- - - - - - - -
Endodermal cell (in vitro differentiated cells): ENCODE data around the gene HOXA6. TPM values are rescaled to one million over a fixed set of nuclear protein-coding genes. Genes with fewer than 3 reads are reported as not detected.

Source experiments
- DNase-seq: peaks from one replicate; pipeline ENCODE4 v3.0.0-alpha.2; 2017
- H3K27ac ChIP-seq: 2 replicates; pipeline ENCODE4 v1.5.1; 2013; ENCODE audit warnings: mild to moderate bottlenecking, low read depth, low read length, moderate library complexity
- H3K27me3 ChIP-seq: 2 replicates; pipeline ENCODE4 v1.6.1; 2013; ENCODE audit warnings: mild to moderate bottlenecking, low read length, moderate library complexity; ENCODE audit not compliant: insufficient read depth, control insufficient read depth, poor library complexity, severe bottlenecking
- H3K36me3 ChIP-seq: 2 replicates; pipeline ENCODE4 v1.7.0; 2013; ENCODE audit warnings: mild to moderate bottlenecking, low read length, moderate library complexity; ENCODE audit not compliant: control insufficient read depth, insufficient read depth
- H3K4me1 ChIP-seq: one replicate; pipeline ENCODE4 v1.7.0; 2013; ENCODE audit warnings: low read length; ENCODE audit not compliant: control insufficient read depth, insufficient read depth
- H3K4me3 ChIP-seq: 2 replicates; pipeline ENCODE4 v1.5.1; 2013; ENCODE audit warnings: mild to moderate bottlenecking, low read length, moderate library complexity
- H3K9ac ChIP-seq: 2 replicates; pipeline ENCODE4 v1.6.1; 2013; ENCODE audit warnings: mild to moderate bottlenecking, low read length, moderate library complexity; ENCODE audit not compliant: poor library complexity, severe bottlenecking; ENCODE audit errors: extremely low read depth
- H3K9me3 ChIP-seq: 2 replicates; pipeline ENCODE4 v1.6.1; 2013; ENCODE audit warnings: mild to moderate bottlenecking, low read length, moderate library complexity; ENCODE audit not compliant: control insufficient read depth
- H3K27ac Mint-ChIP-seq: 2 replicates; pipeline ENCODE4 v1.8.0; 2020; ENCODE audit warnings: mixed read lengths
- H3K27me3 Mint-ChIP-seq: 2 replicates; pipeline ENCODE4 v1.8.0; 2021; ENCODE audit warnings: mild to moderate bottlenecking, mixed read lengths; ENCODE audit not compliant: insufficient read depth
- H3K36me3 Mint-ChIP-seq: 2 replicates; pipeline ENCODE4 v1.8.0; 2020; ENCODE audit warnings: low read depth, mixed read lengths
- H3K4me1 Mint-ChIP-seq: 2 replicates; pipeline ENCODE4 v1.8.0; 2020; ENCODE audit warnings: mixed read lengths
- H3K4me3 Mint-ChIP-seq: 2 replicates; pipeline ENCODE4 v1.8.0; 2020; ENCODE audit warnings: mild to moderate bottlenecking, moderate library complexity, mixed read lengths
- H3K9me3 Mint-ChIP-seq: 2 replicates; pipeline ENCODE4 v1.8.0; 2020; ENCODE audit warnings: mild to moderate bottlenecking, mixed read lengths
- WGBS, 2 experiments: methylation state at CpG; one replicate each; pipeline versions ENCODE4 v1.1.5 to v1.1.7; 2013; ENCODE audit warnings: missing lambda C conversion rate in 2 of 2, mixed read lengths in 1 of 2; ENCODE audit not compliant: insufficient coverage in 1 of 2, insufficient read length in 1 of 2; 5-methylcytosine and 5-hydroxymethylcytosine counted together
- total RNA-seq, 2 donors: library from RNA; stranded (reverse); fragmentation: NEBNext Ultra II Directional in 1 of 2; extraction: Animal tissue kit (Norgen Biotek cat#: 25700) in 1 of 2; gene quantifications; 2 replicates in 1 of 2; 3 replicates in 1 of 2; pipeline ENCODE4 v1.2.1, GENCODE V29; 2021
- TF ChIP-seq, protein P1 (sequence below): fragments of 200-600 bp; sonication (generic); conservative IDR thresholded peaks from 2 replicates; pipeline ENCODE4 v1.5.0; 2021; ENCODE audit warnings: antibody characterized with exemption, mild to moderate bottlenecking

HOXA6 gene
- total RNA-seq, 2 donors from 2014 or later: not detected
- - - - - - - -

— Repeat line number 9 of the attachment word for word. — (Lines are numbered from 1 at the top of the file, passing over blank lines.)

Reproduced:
- H3K9ac ChIP-seq: 2 replicates; pipeline ENCODE4 v1.6.1; 2013; ENCODE audit warnings: mild to moderate bottlenecking, low read length, moderate library complexity; ENCODE audit not compliant: poor library complexity, severe bottlenecking; ENCODE audit errors: extremely low read depth